Sadovyj is a full-time musician and music teacher. He plays in a group called “Lemko Bluegrass Band,” whose style blends traditional Ukrainian music with bluegrass. In the past several months, he and his fellow musicians have been playing gigs to raise money in support of Ukrainian troops. Lviv, the city where Sadovyj lives, has been mostly spared from the violence in eastern parts of the country.
Sadovyj said there’s a growing trend of young people like him who are interested in preserving traditional music and Ukrainian culture, an act which feels significant, especially amidst the current circumstances.
“The traditional arts, the folk music, the dances…it all matters,” he said. “We have treasures we see around us. I want to listen to it [traditional music]. I want to share it with my friends.”
A Meeting Of The Musicians
Sadovyj’s passion for the tsymbaly and folk music of Ukraine felt so similar to Swiger’s commitment to the hammer dulcimer and folk music of Appalachia. And after talking to them both, I found it puzzling that both instruments originated from a common source, centuries later nearly collided right here in West Virginia, but then promptly went their separate ways. They were like magnets of the same pole, repelling each other when they got too close.
So I decided to interfere. I set up a Zoom call to bring Swiger and Sadovyj together, along with their instruments.
Swiger was in her farmhouse in Fairmont.
“I live in the mountains on a farm,” she described to Sadovyj. “If you go to your mountains, the Carpathian Mountains, if you go there and look around, that’s what it looks like here.”
Sadovyj was in his home on the outskirts of Lviv.
“I’m now in my place, in my home. It is a small house, a tiny house and outside there is a small village outside the city,” Sadovyj said.
From there, the conversation took off, talking about tuning and melodies and musical terms that went right over my head.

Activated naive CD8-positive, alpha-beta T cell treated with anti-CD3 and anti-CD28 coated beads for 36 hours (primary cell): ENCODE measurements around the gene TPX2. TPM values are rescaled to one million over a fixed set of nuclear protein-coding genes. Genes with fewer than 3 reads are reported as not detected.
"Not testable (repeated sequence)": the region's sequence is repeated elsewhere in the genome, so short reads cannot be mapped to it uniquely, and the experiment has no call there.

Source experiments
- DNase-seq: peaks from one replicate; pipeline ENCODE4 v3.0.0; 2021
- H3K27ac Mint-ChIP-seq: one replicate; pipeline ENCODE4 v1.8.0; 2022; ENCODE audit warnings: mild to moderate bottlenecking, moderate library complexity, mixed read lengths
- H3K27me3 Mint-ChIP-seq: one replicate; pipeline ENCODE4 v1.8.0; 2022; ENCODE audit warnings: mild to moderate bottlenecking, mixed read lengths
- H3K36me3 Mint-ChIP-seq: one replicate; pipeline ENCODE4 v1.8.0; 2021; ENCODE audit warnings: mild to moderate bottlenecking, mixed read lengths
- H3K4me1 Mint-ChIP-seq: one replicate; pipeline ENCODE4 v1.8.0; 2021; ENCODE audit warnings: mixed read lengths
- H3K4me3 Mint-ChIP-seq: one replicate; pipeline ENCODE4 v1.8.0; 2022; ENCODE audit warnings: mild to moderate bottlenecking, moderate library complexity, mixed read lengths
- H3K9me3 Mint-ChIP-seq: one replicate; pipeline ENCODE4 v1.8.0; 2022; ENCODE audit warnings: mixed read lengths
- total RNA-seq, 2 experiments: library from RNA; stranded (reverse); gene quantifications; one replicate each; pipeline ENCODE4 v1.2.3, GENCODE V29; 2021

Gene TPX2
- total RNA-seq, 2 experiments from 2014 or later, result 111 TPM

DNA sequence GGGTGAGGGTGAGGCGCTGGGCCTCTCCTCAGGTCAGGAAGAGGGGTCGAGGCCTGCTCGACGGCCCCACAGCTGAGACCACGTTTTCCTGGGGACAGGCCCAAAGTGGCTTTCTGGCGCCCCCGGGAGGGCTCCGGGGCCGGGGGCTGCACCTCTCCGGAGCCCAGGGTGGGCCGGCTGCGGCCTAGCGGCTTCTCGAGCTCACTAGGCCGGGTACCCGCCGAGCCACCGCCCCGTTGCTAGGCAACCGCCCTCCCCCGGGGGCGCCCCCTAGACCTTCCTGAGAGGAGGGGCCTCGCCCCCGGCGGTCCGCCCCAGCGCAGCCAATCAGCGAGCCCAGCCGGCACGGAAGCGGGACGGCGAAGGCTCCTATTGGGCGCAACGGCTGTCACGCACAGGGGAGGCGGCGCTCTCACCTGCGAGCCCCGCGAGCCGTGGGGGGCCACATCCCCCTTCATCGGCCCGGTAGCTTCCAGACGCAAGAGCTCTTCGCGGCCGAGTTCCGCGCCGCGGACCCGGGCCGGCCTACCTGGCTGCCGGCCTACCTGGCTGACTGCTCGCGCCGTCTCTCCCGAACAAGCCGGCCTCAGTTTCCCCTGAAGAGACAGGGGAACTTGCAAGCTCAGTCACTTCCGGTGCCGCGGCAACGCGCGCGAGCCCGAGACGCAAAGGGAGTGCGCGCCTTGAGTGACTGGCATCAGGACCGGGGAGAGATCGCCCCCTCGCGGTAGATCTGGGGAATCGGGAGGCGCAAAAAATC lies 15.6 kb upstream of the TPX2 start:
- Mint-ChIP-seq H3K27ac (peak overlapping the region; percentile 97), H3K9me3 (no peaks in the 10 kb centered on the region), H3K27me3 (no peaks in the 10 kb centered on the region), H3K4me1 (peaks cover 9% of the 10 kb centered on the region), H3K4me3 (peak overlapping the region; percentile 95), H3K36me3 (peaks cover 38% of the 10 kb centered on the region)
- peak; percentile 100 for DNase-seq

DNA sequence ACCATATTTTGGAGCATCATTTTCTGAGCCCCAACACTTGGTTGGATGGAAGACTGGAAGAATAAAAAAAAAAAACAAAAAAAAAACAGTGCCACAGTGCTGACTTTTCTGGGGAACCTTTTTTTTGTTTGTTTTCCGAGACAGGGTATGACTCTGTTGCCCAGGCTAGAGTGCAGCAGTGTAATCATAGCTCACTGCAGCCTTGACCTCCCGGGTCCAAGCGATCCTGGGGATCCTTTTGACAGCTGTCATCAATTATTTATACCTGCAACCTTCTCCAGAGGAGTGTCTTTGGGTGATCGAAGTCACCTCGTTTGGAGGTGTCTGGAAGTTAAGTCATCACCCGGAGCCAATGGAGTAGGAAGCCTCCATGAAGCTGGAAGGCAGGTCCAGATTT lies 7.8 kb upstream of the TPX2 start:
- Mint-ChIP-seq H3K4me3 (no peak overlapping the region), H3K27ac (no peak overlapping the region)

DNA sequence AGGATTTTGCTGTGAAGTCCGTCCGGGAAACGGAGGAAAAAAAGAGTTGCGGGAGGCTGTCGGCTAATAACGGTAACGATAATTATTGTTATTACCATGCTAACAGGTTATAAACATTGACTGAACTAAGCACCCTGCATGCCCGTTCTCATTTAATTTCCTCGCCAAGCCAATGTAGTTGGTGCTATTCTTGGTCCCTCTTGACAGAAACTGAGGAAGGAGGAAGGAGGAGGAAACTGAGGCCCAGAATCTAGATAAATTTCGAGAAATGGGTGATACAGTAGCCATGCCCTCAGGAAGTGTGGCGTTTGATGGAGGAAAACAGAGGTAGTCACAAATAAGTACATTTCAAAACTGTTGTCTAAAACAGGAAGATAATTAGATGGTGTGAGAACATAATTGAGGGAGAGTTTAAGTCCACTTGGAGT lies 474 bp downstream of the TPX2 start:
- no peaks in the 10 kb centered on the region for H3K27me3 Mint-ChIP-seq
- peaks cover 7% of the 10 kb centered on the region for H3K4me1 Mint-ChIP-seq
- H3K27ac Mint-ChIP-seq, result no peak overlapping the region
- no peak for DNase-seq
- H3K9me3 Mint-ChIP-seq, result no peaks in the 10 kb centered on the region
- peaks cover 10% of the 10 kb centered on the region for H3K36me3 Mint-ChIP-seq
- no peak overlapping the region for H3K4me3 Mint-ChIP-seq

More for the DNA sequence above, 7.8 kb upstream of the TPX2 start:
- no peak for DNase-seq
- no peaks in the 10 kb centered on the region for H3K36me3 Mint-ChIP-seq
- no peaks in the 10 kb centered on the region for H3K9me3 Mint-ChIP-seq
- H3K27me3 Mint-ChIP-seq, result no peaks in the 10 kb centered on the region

Sadovyj played his tsymbaly for us, cell phone in one hand, and hammer in the other.
We had just a 40 minute time limit on Zoom, which quickly timed out. The next 40 minute call also maxed out. And as we talked, they exchanged knowing smiles, united as insiders with this instrument that has transcended time and place.
“Folk traditions are only by ear,” Sadovyj explained. “We had an attempt to write down the songs, but it is a very interesting quest, because every word, every verse is different. There is some core, and we learn the core. You understand me?”
“Yes! We do the same here… exactly!” Swiger exclaimed in agreement.
‘We Are Playing Who We Are As People’
Throughout my conversations with Sadovyj and Swiger, they both expressed a deep commitment to preserving the heritage of their people through music.
“In Ukraine, we have really deep, deep roots. And we still have evidence in a village,” Sadovyj said. “The grannies are singing in the 9th or 10th century style. It’s really a treasure.”
“This traditional Appalachian music, it’s our roots,” Swiger said. “If you look at the titles, they are named after specific people…events in the area, places, creeks. So when we play those tunes, we’re playing our history. We may not know it, but we are playing our history. And we are playing who we are as people.”
And that, I learned, is what links the hammer dulcimer and the tsymbaly. In both western Ukraine and in Appalachia, these instruments are vessels, holding a history and culture that is so specific yet altogether universal.
As we wrapped up the Zoom meeting, Sadovyj proposed they call again.
“Maybe we will meet once more and you will show me your dulcimer,” he suggested.
Swiger agreed. She’d have her dulcimer ready to go.